Polish academia must not fall into authoritarianism’s potholes of fear

Fine words in support of academic freedom are welcome, but deeds are also required, says Agnieszka Piotrowska

November 4, 2022
The Fahrenheit Union parade, Gdansk
The Fahrenheit Union parade, Gdansk

The new academic year in Gdansk began on a joyous note last month as, for the first time, hundreds of students, researchers and university staff paraded through the streets to celebrate scholarly values.

As the bells of the Baltic port rang out, the march made its way to the ancient tower in Gdansk’s Old Town, where university leaders representing some 80,000 students made speeches. Each of them insisted on the absolute necessity of independence of thought and free speech at the three members of the Fahrenheit Union (named after physicist Daniel Fahrenheit, who was born in Gdansk in 1686). Science and scholarship could not flourish, explained one, in the face of “ideological pressures”. The message from what are some of Poland’s most important universities could not have been clearer.

For all the pomp of these celebrations, however, the afternoon symposium and drinks reception may have been more symbolic: it was held at the European Solidarity Centre in the Gdansk Shipyard, birthplace of the Solidarity trade union, whose leader, Lech Walesa, spearheaded the country’s journey towards democracy in the 1980s and became its first elected president in 1990.

The right-wing Law and Justice Party government has been trying for years to discredit Walesa. There is even a historical venue near the European Solidarity Centre where alternative historical displays ignore the pivotal role Walesa played in leading hundreds of thousands of strikers to demand better working conditions in August 1980. Instead, Law and Justice Party founders the Kaczynski brothers – including Jaroslaw Kaczynski, the party’s current leader – feature as the main heroes.

The choice of venue was a subtle but significant rebuke to a deeply conservative government that has sought to impose regressive policies on universities. For instance, a year ago, the education ministry published a much-ridiculed statement that education must cultivate traditional feminine virtues, such as housekeeping and childbearing. 

Poland remains the only country in Europe in which abortion is illegal, and the role of women is under continuous scrutiny despite there being many powerful women at universities and up and down the country. Only last week, one of the main opposition newspapers, Wyborcza, ran an article about a young woman being refused an abortion despite her embryo not having a skull. On her way to Amsterdam, she almost haemorrhaged to death and was given emergency treatment in Germany. 

Discussion of these issues remains difficult. A few weeks ago, at the University of Gdansk, I organised an international conference called Visible Evidence, an annual global meeting for documentary film studies scholars and practitioners that was held in the old Eastern Europe for the first time this year. It concluded with a screening of the controversial 2019 documentary Hail Satan by the American director Penny Lane, an acclaimed profile of how a group of pranksters-turned-Satanists who, among other things, have sought to challenge abortion rules in several American states. A senior Polish academic, who was a member of the organising team, left the screening after 15 minutes. A colleague, sitting next to me, whispered: “He is leaving so that if you get into difficulty, he will simply say he knew nothing of it. He is patriarchal and clearly disapproves.”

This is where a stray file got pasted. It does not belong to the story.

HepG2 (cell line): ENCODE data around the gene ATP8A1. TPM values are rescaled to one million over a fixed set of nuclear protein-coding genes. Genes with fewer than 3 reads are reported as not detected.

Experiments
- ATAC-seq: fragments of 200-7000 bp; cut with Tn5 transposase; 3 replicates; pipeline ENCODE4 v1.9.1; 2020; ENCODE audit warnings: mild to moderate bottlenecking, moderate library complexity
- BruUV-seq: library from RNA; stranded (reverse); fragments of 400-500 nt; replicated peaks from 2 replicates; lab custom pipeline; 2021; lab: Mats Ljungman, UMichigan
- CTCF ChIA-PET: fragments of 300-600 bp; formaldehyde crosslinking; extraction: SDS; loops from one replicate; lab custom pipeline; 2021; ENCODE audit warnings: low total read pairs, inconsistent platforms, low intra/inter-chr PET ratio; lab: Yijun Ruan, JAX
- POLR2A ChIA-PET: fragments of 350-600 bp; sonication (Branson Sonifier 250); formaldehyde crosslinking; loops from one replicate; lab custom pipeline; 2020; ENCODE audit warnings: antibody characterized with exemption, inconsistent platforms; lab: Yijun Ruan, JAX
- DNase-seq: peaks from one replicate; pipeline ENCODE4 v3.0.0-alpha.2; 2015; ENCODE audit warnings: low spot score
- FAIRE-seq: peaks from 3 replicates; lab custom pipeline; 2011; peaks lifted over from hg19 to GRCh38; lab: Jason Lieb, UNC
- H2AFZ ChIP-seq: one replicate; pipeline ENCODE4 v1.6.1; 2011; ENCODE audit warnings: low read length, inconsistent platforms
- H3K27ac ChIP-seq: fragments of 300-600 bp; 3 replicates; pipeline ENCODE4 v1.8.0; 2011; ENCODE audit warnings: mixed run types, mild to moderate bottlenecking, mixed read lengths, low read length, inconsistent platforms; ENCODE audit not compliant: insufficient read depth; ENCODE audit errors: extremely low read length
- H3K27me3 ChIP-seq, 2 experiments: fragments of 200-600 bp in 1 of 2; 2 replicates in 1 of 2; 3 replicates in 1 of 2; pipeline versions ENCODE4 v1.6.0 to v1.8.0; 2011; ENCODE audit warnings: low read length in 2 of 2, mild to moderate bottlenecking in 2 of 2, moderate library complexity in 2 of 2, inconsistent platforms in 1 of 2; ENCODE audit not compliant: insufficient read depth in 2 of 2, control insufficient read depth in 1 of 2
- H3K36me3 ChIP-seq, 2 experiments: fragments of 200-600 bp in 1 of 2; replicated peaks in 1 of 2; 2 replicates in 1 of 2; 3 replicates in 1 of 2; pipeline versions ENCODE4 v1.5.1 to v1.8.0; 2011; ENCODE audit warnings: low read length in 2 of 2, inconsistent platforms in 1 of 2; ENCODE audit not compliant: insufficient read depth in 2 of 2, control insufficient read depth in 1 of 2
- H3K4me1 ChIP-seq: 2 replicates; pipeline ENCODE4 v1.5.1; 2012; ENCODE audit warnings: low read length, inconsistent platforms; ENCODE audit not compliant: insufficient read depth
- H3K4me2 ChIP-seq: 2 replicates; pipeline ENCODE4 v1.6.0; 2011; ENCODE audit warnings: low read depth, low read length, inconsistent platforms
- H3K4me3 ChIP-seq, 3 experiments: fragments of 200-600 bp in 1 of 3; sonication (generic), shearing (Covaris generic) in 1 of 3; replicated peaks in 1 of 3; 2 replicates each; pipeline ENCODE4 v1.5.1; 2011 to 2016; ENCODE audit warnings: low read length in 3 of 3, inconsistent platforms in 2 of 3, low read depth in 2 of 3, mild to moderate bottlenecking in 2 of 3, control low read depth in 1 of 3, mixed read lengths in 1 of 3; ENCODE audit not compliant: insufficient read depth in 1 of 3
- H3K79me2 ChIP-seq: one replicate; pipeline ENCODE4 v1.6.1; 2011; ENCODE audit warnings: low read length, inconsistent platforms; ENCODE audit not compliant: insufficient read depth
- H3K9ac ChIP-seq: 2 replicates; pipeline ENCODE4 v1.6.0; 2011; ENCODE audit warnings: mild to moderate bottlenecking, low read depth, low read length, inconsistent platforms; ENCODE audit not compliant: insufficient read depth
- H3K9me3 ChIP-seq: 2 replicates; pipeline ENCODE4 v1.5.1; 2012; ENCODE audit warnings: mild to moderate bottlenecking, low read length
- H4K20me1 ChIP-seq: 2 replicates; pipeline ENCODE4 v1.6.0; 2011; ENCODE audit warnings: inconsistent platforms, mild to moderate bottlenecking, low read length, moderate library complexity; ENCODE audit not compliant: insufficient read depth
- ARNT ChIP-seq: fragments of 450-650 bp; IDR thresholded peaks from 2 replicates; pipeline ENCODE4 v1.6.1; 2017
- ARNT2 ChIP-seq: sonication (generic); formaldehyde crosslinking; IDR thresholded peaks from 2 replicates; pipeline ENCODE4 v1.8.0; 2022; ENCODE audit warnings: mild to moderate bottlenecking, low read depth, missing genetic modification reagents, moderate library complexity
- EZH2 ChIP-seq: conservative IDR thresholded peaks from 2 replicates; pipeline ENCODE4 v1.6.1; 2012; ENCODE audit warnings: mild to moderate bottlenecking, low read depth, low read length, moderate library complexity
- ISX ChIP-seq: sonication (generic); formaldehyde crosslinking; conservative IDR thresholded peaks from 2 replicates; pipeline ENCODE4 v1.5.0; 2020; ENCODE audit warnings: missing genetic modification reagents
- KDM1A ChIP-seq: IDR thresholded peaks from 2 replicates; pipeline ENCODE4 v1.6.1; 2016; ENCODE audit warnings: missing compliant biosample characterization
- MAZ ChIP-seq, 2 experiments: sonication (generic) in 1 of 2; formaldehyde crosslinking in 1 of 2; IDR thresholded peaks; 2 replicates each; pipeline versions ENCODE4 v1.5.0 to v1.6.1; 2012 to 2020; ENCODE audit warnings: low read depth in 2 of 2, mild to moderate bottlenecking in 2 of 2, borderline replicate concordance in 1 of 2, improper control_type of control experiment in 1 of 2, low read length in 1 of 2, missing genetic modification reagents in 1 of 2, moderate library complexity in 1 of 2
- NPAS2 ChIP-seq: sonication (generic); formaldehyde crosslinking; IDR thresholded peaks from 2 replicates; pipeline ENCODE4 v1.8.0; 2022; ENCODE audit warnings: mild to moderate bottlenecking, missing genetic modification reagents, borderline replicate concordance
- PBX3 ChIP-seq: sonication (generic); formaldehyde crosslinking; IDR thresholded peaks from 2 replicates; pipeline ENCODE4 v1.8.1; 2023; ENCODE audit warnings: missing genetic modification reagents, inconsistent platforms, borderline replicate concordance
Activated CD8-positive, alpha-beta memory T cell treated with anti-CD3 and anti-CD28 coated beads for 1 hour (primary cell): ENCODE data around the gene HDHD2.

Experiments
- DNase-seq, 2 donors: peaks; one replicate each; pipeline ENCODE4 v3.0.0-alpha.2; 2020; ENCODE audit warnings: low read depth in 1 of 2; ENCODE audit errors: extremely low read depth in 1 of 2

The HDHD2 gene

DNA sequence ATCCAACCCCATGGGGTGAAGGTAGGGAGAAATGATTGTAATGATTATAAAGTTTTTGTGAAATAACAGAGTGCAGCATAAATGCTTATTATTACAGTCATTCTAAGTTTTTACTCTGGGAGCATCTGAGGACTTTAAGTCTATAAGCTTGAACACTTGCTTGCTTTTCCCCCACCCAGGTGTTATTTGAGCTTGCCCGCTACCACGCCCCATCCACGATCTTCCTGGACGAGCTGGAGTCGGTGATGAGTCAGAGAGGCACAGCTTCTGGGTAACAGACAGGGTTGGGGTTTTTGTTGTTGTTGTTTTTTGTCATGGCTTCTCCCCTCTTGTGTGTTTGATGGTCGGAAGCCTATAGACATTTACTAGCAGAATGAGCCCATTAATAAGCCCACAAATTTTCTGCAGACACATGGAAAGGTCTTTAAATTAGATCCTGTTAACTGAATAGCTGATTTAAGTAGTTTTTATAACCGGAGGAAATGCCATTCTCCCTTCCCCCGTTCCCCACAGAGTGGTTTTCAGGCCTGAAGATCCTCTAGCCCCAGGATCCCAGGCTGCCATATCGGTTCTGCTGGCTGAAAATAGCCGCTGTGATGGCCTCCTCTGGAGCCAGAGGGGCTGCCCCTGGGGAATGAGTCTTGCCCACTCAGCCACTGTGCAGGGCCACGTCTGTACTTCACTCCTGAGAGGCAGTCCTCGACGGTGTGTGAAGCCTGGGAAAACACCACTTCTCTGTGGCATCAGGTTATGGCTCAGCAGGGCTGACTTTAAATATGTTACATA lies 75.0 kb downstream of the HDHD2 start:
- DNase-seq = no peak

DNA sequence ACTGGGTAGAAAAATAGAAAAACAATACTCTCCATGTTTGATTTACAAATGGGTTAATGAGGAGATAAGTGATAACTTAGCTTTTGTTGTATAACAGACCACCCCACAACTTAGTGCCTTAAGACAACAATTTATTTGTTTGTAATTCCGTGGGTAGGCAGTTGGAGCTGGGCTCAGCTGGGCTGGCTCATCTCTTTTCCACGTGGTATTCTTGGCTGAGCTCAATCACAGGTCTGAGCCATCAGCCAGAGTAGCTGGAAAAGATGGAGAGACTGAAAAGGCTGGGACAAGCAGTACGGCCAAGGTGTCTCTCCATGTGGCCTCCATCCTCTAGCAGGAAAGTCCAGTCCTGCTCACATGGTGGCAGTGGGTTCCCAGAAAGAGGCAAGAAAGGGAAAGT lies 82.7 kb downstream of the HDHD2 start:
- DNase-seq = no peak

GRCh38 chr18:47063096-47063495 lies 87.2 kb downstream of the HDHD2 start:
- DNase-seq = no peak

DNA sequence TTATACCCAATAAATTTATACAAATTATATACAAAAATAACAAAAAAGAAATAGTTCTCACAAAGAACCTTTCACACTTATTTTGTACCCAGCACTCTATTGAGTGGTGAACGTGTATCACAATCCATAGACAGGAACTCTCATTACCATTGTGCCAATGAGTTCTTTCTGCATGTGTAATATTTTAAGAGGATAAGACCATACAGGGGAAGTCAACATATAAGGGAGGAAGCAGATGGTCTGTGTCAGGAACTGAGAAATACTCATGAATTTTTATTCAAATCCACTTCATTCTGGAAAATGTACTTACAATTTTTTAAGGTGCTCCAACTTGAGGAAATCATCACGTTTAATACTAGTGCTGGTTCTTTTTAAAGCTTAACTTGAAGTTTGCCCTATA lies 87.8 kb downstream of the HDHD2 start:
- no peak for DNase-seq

Agnieszka Piotrowska (left) and Anna Jurkowska-Zeilder at the Visible Evidence conference
Agnieszka Piotrowska (left) and Anna Jurkowska-Zeilder at the Visible Evidence conference. Credit: Ireneusz Koper

 Luckily, there were no apparent repercussions, although one does not know what might have happened if the event had not flown under the  radar of the Polish media. Would Fahrenheit Union leaders have rushed to defend the screening on the grounds of academic freedom? Decades of communist rule and almost 10 years of the current populist regime have affected the way many people think and conduct themselves.

Having researched Zimbabwean politics for many years, I was sometimes told that the authoritarian regime there left both potholes in the roads and potholes in people’s psyches. There are no potholes in the chic streets of Gdansk or the thoroughfares of the University of Gdansk’s elegant modern campus, but not everybody supports progressive and radical thinking. And even those who support it are not always willing to say so.

And yet, during his speech at the opening of the academic year, Gdansk’s rector, Piotr Stepnowski, heralded the importance of diversity within his university. Its pro rector for international engagement, Anna Jurkowska-Zeidler, told the Visible Evidence conference last summer that – in an apparent reference to traditionalist trends in Poland – women globally were “heroes”. These are important gestures.

Let’s hope Gdansk’s celebrations of academic values take place every year. It is not just bold speeches but deeds that are needed to secure the open and fearless debate so necessary for academic research in any country.

Agnieszka Piotrowska is an associate professor in the Manchester School of Art at Manchester Metropolitan University. She is also a visiting research professor of film and cultural studies at the University of Gdansk.

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